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How Uber Drivers Can Improve Their Credit Score

How Uber Drivers Can Improve Their Credit Score

In this day and age, your credit score is very important. It comes up when you try to buy a car with a loan, buy a house with a mortgage, or even looking for an apartment. For Uber or Lyft drivers, their credit score mostly impacts their ability to get a car loan or lease. The lower the score, the least likely you are to get a car loan and if you do, you’ll end up with a much higher interest rate, which will cost you money. Having good credit can save you hundreds, if not thousands on your car loan, and tens of thousands on a mortgage. I had bought a pre-owned car last year and got 0.9% interest on it. I shortened the length of the debt just to pay it off quicker, but with the interest at that level, it would not have been bad to keep it for a 5 or 7 year loan. The people who need expensive lease from Uber are often ones with poor credit and have no other alternatives. I heard many stories of drivers not being able to get a car loan or lease anywhere, but the lease from Uber was the only thing that they could get.

Building credit takes time but it is something every driver should be considering. I started building my credit when I was 18 and had no income. Back then, I didn’t know about student credit cards, but was able to get a credit card with just a $500 limit (no deposit need like the secured credit cards). Over the next few years, I applied for a few more and made sure to use them responsibly. I always paid it in full and never racked up any debt. By the time I graduated college, my credit score was in the 700’s and I haven’t had a real income yet.

Here are just a few ways that any individual can increase their credit score:

1. Check your credit report – sometimes there are errors and usually it is dragging down your credit score. You can get a free report once a year and make sure to check the entire report. Maybe they are misreporting a missed payment or a card or line of credit you never got, which can be just a mistake or identity theft. Click here to get your free credit report from Quizzle, which is completely free and gives you a free credit score every 6 months: Free Credit Report and Score

2. Get current on all bills – credit card, cell phone, mortgage, utilities, rent. These all have negative consequences on your credit report and getting current on these bills, even just making the minimum payments, can help your credit. You don’t need to pay off all your debt, but making just minimum payments and staying current on your bills will go a long way.

3. Get a credit card – we don’t mean a debit card or a charge card, but a card with a revolving credit line. Before getting any more credit cards, make sure to do items 1 and 2. Make sure to use it wisely by paying off what you spend each and every month. This advice is only for people who pay off the entire balance every month. It is best to open it and not use it only sparingly over time.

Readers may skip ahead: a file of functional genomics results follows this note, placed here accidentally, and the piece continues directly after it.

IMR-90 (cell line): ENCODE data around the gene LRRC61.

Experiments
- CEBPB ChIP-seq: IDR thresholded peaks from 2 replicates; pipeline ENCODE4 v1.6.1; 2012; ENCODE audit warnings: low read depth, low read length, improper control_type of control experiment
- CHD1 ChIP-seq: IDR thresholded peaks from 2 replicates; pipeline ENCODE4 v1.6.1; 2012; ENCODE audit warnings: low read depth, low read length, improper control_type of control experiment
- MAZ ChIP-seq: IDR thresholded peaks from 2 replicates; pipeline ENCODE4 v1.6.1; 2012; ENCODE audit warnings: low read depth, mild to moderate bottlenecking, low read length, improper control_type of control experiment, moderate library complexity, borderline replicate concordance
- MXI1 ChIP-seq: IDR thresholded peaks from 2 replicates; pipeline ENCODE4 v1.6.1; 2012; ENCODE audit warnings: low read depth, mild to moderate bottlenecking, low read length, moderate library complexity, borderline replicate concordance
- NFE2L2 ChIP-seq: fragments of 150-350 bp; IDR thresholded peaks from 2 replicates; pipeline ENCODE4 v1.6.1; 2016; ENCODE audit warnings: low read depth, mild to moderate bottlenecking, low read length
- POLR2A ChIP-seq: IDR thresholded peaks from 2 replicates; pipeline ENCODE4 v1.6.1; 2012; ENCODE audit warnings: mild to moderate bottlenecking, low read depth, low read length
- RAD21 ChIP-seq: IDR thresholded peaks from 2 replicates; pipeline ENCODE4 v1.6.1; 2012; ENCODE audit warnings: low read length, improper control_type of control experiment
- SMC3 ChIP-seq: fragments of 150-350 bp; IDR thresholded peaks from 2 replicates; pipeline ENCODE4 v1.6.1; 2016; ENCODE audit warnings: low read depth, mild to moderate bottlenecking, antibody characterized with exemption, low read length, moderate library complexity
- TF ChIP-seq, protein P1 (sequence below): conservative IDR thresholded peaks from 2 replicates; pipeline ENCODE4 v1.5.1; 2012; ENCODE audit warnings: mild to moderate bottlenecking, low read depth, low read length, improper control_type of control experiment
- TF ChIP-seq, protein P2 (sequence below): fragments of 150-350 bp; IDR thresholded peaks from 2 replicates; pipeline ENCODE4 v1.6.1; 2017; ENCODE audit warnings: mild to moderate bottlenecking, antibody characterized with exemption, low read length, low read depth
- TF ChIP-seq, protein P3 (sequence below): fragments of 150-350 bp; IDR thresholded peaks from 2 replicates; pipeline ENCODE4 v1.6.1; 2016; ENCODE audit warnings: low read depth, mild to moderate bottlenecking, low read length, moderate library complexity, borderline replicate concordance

For those with little or no credit, you can check out the credit cards for low credit customers. When picking out one of these cards, make sure to choose a no fee credit card. Many credit cards these days have annual fees and for credit purposes, its best to choose one without a fee. This will be the card you will keep open to extend your credit history:

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For those with good to excellent credit, you can use the Cardmatch tool to find out what your credit score is and what cards you may qualify for. It has some offers that may not be public, like cash back bonus or bonus airline miles and points after certain spend. I have probably 30 or 40 cards and have gotten large bonuses from them:

4. Reduce your credit card usage – many professionals recommend only using 30% of your overall revolving credit every month. This includes even making full payments every month as statement balances are used to calculate your credit usage. Credit card debt factors into your usage, so make sure to pay down any credit card debit as soon as possible, not only for your credit score but for your financial health. (Things like mortgage and car loans don’t factor nearly as much as credit card debt but the other types of loan can help your credit score, as long as you are current on those loans and they are of a reasonable interest rate). The easiest way to do this is to

5. Paying down your debts: this goes without saying, but paying down your debts (credit cards, car loans, mortgage) is another way to improve your credit score. Having a better credit to debt ratio will improve your score. However, there are some instances when you pay off a car loan or mortgage in full and your credit score will go down because it changed the mix of debts and loan on your credit report. This is something you should watch out for, but don’t try to avoid. Pay down debts makes financial sense short or long term.

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